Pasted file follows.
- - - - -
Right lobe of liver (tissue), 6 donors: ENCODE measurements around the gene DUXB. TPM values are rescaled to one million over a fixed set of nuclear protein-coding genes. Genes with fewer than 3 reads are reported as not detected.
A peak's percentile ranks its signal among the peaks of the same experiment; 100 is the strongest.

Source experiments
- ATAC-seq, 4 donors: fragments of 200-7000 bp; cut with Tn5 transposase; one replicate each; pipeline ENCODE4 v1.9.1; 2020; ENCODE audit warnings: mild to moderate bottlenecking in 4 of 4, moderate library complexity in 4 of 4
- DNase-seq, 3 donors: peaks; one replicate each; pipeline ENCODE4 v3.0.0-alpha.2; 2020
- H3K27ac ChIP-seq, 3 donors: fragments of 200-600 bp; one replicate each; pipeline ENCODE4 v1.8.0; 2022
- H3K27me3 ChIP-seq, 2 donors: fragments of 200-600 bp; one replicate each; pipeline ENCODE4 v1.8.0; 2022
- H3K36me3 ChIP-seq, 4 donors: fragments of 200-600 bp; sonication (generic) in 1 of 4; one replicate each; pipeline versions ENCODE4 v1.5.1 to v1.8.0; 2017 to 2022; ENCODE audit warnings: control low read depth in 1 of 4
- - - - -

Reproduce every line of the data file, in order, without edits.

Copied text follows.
Right lobe of liver (tissue), 6 donors: ENCODE measurements around the gene DUXB. TPM values are rescaled to one million over a fixed set of nuclear protein-coding genes. Genes with fewer than 3 reads are reported as not detected.
A peak's percentile ranks its signal among the peaks of the same experiment; 100 is the strongest.

Source experiments
- ATAC-seq, 4 donors: fragments of 200-7000 bp; cut with Tn5 transposase; one replicate each; pipeline ENCODE4 v1.9.1; 2020; ENCODE audit warnings: mild to moderate bottlenecking in 4 of 4, moderate library complexity in 4 of 4
- DNase-seq, 3 donors: peaks; one replicate each; pipeline ENCODE4 v3.0.0-alpha.2; 2020
- H3K27ac ChIP-seq, 3 donors: fragments of 200-600 bp; one replicate each; pipeline ENCODE4 v1.8.0; 2022
- H3K27me3 ChIP-seq, 2 donors: fragments of 200-600 bp; one replicate each; pipeline ENCODE4 v1.8.0; 2022
- H3K36me3 ChIP-seq, 4 donors: fragments of 200-600 bp; sonication (generic) in 1 of 4; one replicate each; pipeline versions ENCODE4 v1.5.1 to v1.8.0; 2017 to 2022; ENCODE audit warnings: control low read depth in 1 of 4